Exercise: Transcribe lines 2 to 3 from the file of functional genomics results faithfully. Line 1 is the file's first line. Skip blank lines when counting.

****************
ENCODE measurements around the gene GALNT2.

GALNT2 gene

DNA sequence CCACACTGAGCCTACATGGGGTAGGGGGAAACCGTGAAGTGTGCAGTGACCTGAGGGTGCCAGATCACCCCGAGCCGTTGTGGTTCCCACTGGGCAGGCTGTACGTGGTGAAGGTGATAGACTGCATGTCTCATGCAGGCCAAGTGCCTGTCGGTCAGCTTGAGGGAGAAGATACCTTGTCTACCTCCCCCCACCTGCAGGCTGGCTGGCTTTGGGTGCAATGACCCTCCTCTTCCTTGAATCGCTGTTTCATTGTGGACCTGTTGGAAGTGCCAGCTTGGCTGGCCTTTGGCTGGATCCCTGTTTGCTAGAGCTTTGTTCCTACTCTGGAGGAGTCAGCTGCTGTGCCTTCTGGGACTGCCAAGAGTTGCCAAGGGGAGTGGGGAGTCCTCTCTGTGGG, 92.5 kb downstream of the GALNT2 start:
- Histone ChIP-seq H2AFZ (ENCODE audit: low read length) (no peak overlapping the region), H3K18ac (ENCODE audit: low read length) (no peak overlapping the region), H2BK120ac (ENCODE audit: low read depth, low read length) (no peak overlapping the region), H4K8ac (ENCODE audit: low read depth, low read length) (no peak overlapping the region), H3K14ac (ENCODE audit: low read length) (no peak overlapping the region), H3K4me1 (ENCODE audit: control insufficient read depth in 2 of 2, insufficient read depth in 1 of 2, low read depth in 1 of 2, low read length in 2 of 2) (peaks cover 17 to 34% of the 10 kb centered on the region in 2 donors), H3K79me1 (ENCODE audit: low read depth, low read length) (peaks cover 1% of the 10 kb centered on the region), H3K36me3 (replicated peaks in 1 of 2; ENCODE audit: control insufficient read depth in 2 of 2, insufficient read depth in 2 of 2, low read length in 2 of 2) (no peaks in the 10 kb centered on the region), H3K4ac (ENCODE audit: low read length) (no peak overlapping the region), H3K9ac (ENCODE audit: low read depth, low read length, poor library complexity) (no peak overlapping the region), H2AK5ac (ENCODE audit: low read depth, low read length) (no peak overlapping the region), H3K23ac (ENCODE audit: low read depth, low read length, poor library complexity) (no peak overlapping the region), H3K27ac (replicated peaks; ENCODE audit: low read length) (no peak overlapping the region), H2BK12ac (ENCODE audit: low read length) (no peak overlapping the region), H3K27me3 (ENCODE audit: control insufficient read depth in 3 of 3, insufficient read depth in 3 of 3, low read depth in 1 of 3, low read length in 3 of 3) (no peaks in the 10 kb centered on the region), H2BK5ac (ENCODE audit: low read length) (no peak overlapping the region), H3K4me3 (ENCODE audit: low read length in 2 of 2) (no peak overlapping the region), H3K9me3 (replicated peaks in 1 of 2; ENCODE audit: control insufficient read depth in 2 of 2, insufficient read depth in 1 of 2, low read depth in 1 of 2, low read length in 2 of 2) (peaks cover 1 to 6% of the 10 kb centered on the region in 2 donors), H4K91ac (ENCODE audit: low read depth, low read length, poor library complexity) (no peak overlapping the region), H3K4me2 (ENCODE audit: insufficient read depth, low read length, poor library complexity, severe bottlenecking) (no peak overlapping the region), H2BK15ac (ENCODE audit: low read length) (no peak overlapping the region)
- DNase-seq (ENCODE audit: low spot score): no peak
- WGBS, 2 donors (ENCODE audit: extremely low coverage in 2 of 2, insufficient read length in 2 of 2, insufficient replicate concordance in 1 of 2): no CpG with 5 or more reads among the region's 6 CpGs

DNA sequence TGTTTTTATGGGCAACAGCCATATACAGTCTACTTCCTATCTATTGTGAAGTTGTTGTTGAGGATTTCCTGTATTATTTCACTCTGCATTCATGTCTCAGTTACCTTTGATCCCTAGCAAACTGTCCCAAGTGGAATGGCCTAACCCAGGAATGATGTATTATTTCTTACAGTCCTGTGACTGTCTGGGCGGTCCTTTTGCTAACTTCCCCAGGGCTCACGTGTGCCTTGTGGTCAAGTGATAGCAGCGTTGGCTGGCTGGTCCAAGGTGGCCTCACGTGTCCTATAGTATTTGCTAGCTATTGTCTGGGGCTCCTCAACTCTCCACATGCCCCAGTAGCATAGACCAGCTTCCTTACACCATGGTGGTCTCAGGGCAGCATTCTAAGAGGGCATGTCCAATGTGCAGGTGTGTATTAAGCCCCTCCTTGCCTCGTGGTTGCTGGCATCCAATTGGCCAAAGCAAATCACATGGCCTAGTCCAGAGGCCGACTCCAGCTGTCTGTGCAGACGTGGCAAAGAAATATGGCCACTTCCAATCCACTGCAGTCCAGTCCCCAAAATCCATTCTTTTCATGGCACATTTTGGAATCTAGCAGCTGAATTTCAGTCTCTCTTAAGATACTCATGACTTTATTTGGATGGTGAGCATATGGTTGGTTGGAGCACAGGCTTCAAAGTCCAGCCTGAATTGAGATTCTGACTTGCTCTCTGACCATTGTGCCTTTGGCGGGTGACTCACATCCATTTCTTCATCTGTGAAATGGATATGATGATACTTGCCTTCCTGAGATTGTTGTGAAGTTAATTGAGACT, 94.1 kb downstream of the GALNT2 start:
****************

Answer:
GALNT2 gene

DNA sequence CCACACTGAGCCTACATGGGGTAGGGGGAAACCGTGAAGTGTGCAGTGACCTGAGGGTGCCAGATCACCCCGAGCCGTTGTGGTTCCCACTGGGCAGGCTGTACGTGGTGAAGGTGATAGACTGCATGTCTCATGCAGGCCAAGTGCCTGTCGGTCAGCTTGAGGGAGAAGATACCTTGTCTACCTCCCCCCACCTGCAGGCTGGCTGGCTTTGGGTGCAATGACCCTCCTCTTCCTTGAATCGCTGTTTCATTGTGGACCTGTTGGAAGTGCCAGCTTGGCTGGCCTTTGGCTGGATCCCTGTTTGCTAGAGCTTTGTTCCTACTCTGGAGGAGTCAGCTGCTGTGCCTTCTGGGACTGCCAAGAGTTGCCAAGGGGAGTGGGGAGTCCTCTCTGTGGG, 92.5 kb downstream of the GALNT2 start: